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Discussion Starter #1
A colleague just shared his experience losing his brakes going 80 mph (I must have mis-heard him and he was going the speed limit). He pulled up his hand brake, lightly and alternated from application of light braking and release of braking. He says pulling hard on the brake, he would have lost control. Our parking brake is electronic. What would we do? Can we rapidly push the button on and off? But, that's full-on and full-off, with no "light" braking.
 

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Ours is a PARKING brake, not an emergency brake. I would NOT suggest turning it on while at any speed at all.
If your brakes are out, use your engine to slow you down. There are those pedal shifters behind your steering wheel that everyone always complains about. Use them to slow down your vehicle by gradually downshifting by pulling the left one with minus symbol, after removing your foot off the accelerator pedal. Your engine will rev high each time, but it will gradually slow it down.
If you don't have time to slow down gradually and you're in a van full of people and HAVE to crash it to stop - look for full on frontal collision rather than partial overlap. Way less chances of killing yourself or flipping your van.
That said, hopefully you'll NEVER have to do any of that.
 

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Discussion Starter #3
If you don't have time to slow down gradually and you're in a van full of people and HAVE to crash it to stop - look for full on frontal collision rather than partial overlap.
Thanks. I have bad images of that. One night, traveling on an interstate, I passed one such collision that happened on the opposite side. A car hit the rear of a truck full frontal. The car was in flames and the top was sheared off. Not survivable. The impact was on the shoulder. It was on a stretch where trucks, despite not being allowed by law, park as if it were a rest stop Many truckers don’t bother leaving tail lights on, much less turn on their hazard lights. My assumption has always been that the driver was racing someone, or passing on the shoulder. But, what if the driver lost the brakes and pulled over as part of the emergency response. Tragic either way.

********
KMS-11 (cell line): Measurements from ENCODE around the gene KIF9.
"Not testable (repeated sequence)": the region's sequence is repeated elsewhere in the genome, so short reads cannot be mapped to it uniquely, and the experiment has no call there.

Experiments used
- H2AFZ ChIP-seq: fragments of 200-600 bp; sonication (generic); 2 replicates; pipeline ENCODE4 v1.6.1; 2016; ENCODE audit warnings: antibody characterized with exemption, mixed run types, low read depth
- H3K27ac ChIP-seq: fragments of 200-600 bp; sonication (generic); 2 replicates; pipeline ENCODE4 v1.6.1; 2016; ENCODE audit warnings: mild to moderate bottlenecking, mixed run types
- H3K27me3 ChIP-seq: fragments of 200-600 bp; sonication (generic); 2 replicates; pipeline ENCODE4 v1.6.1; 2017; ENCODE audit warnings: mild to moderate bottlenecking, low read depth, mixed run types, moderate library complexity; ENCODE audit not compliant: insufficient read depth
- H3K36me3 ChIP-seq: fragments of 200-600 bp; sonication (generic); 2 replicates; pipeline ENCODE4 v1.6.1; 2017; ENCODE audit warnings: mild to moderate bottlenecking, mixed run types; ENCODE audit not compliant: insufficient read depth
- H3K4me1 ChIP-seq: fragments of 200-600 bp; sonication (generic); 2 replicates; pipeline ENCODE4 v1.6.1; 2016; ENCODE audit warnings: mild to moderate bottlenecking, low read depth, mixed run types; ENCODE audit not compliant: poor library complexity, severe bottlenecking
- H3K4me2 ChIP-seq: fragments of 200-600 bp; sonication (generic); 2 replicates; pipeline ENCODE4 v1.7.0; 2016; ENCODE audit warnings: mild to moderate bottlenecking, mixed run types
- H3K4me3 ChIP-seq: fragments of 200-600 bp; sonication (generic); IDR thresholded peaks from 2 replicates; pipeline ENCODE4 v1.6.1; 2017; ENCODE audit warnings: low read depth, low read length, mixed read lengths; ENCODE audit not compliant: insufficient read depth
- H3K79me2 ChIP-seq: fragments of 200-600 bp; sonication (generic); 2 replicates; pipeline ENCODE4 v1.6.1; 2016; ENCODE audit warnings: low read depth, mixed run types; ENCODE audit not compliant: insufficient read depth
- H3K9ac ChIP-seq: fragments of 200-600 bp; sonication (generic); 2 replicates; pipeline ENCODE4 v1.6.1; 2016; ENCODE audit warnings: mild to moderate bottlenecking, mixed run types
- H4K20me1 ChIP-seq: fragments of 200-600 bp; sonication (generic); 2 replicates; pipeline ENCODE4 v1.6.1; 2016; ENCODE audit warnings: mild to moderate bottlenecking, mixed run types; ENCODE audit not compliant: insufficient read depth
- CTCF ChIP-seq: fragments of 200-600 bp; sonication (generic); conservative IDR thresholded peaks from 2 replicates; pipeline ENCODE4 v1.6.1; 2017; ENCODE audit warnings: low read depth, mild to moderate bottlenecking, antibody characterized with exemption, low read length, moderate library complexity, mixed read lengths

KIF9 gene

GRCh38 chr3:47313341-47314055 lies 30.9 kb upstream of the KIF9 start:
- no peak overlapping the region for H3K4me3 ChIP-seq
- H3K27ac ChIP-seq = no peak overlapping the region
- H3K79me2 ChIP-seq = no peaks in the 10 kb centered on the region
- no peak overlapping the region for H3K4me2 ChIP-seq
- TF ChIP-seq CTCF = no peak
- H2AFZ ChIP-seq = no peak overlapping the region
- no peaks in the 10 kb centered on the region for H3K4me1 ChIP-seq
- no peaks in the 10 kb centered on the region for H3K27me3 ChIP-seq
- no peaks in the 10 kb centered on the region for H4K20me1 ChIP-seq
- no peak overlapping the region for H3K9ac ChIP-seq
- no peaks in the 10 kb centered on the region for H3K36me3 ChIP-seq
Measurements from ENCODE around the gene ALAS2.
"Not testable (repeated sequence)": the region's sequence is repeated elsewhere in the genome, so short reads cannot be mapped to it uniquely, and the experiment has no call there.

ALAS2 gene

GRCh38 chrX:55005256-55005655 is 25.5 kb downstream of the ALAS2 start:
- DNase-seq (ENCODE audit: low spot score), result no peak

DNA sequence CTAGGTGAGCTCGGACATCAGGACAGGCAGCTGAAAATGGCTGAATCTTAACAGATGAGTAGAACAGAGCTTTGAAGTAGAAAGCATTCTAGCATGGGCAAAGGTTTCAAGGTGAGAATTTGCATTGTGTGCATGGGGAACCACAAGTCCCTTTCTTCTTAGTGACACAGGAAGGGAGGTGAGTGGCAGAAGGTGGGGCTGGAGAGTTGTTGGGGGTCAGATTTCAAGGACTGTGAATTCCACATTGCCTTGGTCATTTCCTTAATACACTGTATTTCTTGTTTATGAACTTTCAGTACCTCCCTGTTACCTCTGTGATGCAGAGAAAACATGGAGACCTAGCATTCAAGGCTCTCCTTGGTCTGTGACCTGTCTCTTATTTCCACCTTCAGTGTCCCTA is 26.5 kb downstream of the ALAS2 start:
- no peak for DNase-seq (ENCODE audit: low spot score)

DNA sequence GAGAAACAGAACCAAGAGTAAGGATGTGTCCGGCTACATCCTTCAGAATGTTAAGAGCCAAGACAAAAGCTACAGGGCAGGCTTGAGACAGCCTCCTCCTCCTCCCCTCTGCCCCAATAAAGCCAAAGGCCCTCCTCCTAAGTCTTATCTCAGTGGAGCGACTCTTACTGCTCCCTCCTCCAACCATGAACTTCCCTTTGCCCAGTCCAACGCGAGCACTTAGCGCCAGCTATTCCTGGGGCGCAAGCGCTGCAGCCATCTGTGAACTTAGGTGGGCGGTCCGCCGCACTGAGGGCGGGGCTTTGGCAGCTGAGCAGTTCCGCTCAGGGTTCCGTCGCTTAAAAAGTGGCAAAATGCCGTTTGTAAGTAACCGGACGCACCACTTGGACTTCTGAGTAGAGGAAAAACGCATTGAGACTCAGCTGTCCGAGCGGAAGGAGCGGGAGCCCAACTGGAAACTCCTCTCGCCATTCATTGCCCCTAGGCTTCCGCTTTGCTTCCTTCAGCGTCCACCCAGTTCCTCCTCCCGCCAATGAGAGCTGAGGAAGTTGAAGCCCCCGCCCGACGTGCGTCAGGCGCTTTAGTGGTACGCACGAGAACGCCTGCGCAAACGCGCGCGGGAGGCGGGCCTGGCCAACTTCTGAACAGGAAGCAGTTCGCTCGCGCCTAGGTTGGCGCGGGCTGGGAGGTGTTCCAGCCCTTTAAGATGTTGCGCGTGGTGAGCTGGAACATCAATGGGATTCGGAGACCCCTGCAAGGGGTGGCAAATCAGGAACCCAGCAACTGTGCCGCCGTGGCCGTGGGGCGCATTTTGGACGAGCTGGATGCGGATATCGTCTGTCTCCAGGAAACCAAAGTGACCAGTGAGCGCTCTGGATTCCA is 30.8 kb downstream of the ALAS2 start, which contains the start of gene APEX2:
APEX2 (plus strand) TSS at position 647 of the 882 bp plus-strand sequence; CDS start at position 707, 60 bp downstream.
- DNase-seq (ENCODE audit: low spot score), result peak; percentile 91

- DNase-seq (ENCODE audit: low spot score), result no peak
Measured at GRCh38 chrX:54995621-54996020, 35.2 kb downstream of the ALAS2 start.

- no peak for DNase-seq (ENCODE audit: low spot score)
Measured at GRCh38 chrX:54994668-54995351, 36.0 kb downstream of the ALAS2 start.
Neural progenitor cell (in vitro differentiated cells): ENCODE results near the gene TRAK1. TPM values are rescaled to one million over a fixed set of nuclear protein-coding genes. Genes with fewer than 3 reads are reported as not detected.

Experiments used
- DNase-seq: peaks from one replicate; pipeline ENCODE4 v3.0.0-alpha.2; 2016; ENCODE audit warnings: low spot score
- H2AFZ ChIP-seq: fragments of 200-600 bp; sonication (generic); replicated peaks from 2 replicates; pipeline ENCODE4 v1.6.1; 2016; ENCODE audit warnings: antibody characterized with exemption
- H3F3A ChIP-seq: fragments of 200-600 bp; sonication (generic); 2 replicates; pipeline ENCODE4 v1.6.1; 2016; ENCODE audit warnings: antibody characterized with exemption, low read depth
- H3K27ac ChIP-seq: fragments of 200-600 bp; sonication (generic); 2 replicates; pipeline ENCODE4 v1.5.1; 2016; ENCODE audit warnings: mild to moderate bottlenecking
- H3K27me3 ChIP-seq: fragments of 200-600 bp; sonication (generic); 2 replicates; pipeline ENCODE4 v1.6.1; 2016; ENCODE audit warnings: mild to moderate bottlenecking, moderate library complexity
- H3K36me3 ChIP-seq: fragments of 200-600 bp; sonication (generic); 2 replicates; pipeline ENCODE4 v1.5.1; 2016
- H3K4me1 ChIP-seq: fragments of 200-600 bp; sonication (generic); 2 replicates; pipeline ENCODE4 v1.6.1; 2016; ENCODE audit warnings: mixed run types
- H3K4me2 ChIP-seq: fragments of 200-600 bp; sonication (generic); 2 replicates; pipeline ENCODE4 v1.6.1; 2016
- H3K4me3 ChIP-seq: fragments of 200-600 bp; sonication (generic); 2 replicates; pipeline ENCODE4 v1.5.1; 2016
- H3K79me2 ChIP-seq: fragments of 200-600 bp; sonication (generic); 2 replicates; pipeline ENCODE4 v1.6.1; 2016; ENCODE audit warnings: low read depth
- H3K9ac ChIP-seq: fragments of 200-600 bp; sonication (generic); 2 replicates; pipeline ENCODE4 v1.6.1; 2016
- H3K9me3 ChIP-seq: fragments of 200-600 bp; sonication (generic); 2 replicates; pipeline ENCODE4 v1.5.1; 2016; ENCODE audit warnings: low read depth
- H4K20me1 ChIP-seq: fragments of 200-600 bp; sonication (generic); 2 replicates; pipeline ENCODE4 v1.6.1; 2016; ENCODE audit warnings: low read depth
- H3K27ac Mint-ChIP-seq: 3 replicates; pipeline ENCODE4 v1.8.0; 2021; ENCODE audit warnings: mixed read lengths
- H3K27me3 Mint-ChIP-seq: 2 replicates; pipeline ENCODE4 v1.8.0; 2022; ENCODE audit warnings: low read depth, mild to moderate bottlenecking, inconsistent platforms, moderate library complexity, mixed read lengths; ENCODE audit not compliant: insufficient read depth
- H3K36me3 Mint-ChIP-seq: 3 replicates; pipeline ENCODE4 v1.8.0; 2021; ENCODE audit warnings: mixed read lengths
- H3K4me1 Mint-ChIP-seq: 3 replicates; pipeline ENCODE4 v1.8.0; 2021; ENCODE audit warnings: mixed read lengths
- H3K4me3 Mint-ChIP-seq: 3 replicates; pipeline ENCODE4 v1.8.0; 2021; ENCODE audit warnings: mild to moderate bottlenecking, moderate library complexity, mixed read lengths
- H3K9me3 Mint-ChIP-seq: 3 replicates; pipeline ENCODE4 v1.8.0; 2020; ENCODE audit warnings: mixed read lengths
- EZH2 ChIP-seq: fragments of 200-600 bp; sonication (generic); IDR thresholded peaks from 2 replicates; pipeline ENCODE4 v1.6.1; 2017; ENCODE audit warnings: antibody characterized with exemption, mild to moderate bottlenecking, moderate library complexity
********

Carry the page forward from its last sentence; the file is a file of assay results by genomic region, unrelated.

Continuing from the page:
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Thanks. I have bad images of that. One night, traveling on an interstate, I passed one such collision that happened on the opposite side. A car hit the rear of a truck full frontal. The car was in flames and the top was sheared off. Not survivable. The impact was on the shoulder. It was on a stretch where trucks, despite not being allowed by law, park as if it were a rest stop Many truckers don’t bother leaving tail lights on, much less turn on their hazard lights. My assumption has always been that the driver was racing someone, or passing on the shoulder. But, what if the driver lost the brakes and pulled over as part of the emergency response. Tragic either way.
I'm not sure if you're saying that head on is worse than minor overlap collision or not. But many vehicles that get great ratings on head on collision rate very poorly with overlap collision tests.
 

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Great point. I thought cars had to also have a separate braking system besides the hydraulic one.

Guess not.
 

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Discussion Starter #6
I'm not sure if you're saying that head on is worse than minor overlap collision or not. But many vehicles that get great ratings on head on collision rate very poorly with overlap collision tests.